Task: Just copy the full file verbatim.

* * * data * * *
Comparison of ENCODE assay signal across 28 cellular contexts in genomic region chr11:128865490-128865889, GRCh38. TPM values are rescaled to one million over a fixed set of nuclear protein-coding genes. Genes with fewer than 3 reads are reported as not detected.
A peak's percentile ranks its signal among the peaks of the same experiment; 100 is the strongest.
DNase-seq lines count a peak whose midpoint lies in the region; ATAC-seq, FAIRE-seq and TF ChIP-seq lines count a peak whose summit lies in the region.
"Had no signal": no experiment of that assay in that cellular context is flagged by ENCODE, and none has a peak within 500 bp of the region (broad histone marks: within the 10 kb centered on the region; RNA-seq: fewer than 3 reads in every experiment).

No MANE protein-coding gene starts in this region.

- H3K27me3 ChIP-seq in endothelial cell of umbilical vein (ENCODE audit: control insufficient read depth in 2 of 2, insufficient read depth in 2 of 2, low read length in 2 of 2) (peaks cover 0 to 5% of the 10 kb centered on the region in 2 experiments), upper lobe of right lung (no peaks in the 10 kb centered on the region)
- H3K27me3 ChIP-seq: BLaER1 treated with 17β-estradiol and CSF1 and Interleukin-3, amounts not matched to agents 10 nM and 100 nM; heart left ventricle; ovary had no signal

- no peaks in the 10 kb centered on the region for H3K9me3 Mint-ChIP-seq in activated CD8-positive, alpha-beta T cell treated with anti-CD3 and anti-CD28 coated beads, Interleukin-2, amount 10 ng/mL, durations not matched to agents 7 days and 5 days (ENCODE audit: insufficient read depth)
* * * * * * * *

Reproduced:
Comparison of ENCODE assay signal across 28 cellular contexts in genomic region chr11:128865490-128865889, GRCh38. TPM values are rescaled to one million over a fixed set of nuclear protein-coding genes. Genes with fewer than 3 reads are reported as not detected.
A peak's percentile ranks its signal among the peaks of the same experiment; 100 is the strongest.
DNase-seq lines count a peak whose midpoint lies in the region; ATAC-seq, FAIRE-seq and TF ChIP-seq lines count a peak whose summit lies in the region.
"Had no signal": no experiment of that assay in that cellular context is flagged by ENCODE, and none has a peak within 500 bp of the region (broad histone marks: within the 10 kb centered on the region; RNA-seq: fewer than 3 reads in every experiment).

No MANE protein-coding gene starts in this region.

- H3K27me3 ChIP-seq in endothelial cell of umbilical vein (ENCODE audit: control insufficient read depth in 2 of 2, insufficient read depth in 2 of 2, low read length in 2 of 2) (peaks cover 0 to 5% of the 10 kb centered on the region in 2 experiments), upper lobe of right lung (no peaks in the 10 kb centered on the region)
- H3K27me3 ChIP-seq: BLaER1 treated with 17β-estradiol and CSF1 and Interleukin-3, amounts not matched to agents 10 nM and 100 nM; heart left ventricle; ovary had no signal

- no peaks in the 10 kb centered on the region for H3K9me3 Mint-ChIP-seq in activated CD8-positive, alpha-beta T cell treated with anti-CD3 and anti-CD28 coated beads, Interleukin-2, amount 10 ng/mL, durations not matched to agents 7 days and 5 days (ENCODE audit: insufficient read depth)